"What happened in the United States has indubitably harmed the reputation of the Arabs," he said. "But the American people must understand that terrorism is not confined to the Arabs."
The US has been at pains to stress that its war is against terrorists and not against Islam.
US Defense Secretary Donald Rumsfeld is currently on tour in the
Middle East in a bid to shore up support among Muslims.
Thursday October 11, 9:46 PM
Qatar's Al-Jazeera repels US attacks citing press freedom
DOHA, Oct 11 (AFP) - Qatar's Al-Jazeera satellite channel has firmly rebuffed US attacks on its coverage of the Afghan crisis, vowing to continue to give air time to prime terror suspect Osama bin Laden in the name of press freedom.
"We will continue our work in a professional manner whether it be in Afghanistan or elsewhere ... offering a margin of freedom in the Arab world," Al-Jazeera chairman Sheikh Hamad bin Thamer al-Thani pledged Thursday.
Al-Jazeera is revelling in the scoops bin Laden's tapes have provided since US and Britain air strikes on key military installations and training camps of the Saudi-born Islamist's Al-Qaeda network in Afghanistan that began Sunday.
The White House warned Wednesday that bin Laden, blamed for the devastating September 11 terror attacks in New York and Washington, may be using the taped statements to give coded orders to his followers to kill more Americans.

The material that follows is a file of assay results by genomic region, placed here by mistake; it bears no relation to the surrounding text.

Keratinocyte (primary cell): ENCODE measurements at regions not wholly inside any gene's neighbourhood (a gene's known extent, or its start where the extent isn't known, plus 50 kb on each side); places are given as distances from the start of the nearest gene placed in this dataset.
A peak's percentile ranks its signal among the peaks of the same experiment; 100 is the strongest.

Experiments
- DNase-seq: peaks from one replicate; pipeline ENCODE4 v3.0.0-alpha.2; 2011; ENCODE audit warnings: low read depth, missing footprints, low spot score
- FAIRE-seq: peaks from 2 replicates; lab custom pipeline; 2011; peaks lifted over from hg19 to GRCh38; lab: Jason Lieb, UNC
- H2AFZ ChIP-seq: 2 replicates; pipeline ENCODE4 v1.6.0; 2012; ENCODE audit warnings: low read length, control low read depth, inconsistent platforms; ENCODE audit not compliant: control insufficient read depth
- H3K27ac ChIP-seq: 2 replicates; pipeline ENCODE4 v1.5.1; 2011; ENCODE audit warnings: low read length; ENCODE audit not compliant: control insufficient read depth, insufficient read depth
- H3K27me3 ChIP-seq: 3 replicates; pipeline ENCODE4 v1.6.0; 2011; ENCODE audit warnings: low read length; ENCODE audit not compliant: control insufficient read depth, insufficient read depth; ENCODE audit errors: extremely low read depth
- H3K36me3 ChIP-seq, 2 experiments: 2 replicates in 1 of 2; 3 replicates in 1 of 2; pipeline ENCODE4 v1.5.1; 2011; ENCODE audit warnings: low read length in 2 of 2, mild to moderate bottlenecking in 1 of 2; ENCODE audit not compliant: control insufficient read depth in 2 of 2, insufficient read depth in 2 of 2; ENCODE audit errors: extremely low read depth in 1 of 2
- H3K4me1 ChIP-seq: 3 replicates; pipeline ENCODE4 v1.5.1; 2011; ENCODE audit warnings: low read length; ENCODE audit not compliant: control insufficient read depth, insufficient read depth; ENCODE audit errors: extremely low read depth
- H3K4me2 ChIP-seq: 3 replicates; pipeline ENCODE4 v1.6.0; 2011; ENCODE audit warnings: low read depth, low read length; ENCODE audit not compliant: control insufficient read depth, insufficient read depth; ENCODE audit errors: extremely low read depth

It urged television networks to reconsider airing them in their entirety.
"At best, Osama bin Laden's message is propaganda, calling on people to kill Americans. At worst, he could be issuing orders to his followers to initiate such attacks," White House spokesman Ari Fleischer said.
His comments followed those of US Secretary of State Colin Powell accusing Al-Jazeera of giving too much air time to Islamic extremists and others with radical views in its coverage of the US-led war on terrorism.
"There have been comments from the United States and we have listened to them. If there are errors, which is possible in any journalistic work, it will be normal to rectify it," Sheikh Hamad said.
"Yes, we will do it," he said when asked if the channel would continue to broadcast bin Laden's video messages, adding it would also go after "scoops whatever their origin ... and news wherever we find it."